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Is voting on association matters electronically legal?

Q. Our condo association recently started sending out emails asking owners to vote on association matters using a secure electronic consent “form”. Does Chapter 718 of the Florida Statutes require approval from 100 percent of the unit owners before this electronic voting can be used? — W.M.

A. States such as Nevada, Texas, Washington and New Jersey have adopted statutes expressly allowing for electronic voting. Florida has not adopted such a statute. Accordingly, we have advised our clients that “online voting” would only be an option if the membership approves an amendment to your condo documents authorizing an electronic voting method that provides security and confidentiality. Even with such a document amendment, the Florida condominium statute provides for absentee ballot as well as secret ballot and there is still the inner-envelope and outer envelope requirement which makes an “e-ballot” problematic. Finally, because the eballot is not a proxy, there may be an issue with a quorum since many membership decisions take place at a membership meeting where a quorum is present. It is questionable whether there would be a quorum if a significant number of members voted online. As you can see, there are some legal uncertainties, which can possibly be addressed with an amendment to the bylaws that is approved by the members. Your board would also need to consider adopting rules and procedures that would ensure a confidential and secure voting system.

Q. Our HOA turned over from the developer about seven years ago. Recently, we did a title search in connection with a maintenance issue involving our roadways. We discovered that title to the roadways is still in the name of the developer. Is this something we should be concerned about? What is your suggestion? — R.G.

A. This is not a serious concern but it is something that should be cleaned up. Typically, the roads in a private community are dedicated to the homeowners association by plat and by the community documents. The developer, as part of a sloppy turnover, probably never transferred actual fee title ownership of the roads to the association. The actual ownership is not necessarily paramount, as the right and duty to maintain, operate and insure the roads ultimately lies with the association. However, the developer is generally obligated to transfer title to all association property to the association when the members assume control of the Board. Transfer of the real property, which can include the clubhouse, roads, lakes, preserves and other amenities, generally occurs by recording a deed granting title to the homeowners association. If you want to clean this up, you should have your association’s legal counsel contact the developer.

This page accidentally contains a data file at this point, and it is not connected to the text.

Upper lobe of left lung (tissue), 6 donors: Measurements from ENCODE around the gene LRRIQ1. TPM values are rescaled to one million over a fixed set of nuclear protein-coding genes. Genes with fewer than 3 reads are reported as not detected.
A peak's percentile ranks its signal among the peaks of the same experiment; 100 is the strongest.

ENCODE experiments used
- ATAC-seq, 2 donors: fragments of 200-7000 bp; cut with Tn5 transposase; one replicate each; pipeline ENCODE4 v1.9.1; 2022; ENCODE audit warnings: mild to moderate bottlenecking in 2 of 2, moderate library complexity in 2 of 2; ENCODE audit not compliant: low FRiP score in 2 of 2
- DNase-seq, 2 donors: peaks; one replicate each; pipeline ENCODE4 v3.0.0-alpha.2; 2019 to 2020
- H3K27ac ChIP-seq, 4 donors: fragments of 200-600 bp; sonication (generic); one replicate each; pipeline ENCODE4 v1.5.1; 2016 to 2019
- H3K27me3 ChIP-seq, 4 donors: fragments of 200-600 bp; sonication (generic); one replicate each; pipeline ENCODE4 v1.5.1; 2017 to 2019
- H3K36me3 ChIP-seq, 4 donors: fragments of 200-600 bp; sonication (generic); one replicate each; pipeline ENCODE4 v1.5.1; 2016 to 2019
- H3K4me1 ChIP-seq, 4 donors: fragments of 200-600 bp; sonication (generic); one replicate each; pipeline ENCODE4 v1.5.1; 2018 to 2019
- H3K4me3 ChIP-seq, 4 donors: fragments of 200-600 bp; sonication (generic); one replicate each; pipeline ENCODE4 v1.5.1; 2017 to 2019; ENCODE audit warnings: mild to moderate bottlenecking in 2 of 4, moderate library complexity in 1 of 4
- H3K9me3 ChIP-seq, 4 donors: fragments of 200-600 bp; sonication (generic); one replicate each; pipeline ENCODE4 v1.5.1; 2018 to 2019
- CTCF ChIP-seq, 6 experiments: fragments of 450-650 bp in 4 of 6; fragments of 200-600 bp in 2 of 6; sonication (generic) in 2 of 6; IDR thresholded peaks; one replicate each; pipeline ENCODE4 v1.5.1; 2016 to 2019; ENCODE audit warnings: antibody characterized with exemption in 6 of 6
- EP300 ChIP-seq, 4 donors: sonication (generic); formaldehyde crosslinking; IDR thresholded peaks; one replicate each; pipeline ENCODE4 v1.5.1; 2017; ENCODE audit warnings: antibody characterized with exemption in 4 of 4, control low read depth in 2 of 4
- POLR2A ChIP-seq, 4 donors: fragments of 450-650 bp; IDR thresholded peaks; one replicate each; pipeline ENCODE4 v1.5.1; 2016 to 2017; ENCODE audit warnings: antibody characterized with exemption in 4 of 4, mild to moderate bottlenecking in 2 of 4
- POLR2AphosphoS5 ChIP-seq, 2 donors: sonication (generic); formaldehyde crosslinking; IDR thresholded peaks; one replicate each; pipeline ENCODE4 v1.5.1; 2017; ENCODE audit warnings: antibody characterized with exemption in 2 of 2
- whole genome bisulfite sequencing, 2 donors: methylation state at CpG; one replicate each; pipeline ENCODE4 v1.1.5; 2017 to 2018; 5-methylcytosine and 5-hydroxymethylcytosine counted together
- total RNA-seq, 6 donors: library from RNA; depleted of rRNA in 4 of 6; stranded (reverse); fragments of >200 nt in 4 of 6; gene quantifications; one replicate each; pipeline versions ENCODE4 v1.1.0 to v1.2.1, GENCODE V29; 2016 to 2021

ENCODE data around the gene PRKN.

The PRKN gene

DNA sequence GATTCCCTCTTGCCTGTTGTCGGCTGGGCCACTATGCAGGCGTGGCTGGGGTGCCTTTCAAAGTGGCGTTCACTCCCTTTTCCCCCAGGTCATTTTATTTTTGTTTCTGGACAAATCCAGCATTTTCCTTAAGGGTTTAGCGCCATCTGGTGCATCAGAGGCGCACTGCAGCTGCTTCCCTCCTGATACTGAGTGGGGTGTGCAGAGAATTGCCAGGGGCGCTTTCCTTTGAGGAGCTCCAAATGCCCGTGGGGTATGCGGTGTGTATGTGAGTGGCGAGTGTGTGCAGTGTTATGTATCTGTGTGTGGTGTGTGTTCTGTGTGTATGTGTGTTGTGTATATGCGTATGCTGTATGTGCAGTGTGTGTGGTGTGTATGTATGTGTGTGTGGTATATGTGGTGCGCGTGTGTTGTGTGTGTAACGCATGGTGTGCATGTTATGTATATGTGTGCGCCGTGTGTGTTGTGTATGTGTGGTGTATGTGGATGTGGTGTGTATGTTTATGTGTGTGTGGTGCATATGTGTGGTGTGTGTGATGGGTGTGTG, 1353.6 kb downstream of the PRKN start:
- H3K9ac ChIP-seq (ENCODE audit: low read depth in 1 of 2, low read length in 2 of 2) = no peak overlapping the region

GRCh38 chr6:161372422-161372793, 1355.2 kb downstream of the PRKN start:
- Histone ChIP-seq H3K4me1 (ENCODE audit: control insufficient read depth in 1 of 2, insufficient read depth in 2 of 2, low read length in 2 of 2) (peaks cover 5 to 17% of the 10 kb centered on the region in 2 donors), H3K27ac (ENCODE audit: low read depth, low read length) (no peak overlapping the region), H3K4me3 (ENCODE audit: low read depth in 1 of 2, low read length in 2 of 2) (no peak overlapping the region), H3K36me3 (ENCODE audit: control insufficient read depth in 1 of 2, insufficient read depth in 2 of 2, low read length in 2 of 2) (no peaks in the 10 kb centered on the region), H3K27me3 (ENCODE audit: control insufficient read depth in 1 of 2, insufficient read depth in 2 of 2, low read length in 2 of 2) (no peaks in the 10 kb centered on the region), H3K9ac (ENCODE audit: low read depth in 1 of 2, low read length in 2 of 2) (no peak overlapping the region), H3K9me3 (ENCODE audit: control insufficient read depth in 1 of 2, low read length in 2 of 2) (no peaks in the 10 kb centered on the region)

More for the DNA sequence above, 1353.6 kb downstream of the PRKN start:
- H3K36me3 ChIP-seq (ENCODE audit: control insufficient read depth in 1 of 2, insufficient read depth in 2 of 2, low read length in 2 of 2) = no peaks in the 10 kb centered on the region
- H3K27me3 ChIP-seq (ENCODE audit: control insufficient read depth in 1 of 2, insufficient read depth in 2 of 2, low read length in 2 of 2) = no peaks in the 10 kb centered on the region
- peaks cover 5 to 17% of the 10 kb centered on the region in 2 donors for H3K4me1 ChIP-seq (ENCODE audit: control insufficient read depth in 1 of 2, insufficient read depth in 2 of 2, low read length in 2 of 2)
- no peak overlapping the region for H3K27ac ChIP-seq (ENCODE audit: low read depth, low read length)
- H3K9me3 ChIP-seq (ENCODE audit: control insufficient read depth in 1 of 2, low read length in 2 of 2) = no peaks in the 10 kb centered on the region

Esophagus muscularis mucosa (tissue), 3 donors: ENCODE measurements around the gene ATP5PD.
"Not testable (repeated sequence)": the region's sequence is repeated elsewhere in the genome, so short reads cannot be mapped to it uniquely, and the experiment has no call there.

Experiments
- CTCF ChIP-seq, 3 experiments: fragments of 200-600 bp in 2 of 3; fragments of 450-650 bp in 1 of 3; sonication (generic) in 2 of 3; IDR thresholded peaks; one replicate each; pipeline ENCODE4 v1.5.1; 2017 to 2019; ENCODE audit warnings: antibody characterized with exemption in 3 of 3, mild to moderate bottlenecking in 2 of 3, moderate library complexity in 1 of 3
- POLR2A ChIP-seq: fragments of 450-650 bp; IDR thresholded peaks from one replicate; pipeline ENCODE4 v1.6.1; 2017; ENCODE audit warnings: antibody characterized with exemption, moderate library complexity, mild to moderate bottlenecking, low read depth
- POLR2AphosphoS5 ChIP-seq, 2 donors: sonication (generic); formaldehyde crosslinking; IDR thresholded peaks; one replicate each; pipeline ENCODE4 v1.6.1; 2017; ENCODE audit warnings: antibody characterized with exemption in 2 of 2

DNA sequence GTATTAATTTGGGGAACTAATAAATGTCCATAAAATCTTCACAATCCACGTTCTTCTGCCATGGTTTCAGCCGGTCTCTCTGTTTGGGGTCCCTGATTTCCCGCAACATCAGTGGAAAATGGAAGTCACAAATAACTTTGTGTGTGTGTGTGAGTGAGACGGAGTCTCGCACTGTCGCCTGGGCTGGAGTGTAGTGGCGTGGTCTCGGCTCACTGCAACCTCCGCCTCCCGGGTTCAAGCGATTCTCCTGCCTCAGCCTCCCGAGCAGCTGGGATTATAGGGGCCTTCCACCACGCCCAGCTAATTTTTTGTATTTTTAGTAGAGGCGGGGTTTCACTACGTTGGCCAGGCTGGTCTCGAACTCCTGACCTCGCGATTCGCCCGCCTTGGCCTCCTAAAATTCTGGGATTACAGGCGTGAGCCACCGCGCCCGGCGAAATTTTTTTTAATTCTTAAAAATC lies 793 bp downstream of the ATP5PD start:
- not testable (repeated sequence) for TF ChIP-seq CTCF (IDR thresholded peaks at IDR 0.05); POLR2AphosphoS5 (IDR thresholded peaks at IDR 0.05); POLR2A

Q. Our community has a problem with overflow parking. In particular, many residents and guests are constantly parking in the street and sidewalk, which I feel causes a safety issue. Our board has not been active on this issue, and has been advised by our association legal counsel that we do not have the authority to regulate parking because our documents are silent on the issue. What have you advised your clients that have similar parking issues? — D.F.

A. Your board probably needs to be more active on this issue. There is a common misconception in many communities that the association cannot regulate parking in driveways, sidewalks or even streets. Compounding the problem is that most HOA documents do not adequately address parking restrictions and the association…s enforcement options. However, your board should not ignore the issue simply because the documents are silent. If you review the plat of your subdivision, it will likely show that the roads and sidewalks are dedicated to the homeowners association. This means that the association has the right and duty to operate and insure these right-of-ways. The plat will even show the width of the area that falls under the association’s responsibility. Make no mistake about it, if there is an accident caused by excessive parking on the streets and sidewalks, the association will be involved in a lawsuit if the plat or documents impose responsibility for these right-ofways. It is recommended that your board consult with an experienced community association attorney who can inspect all of the land records and provide an opinion on your association’s rights and duties.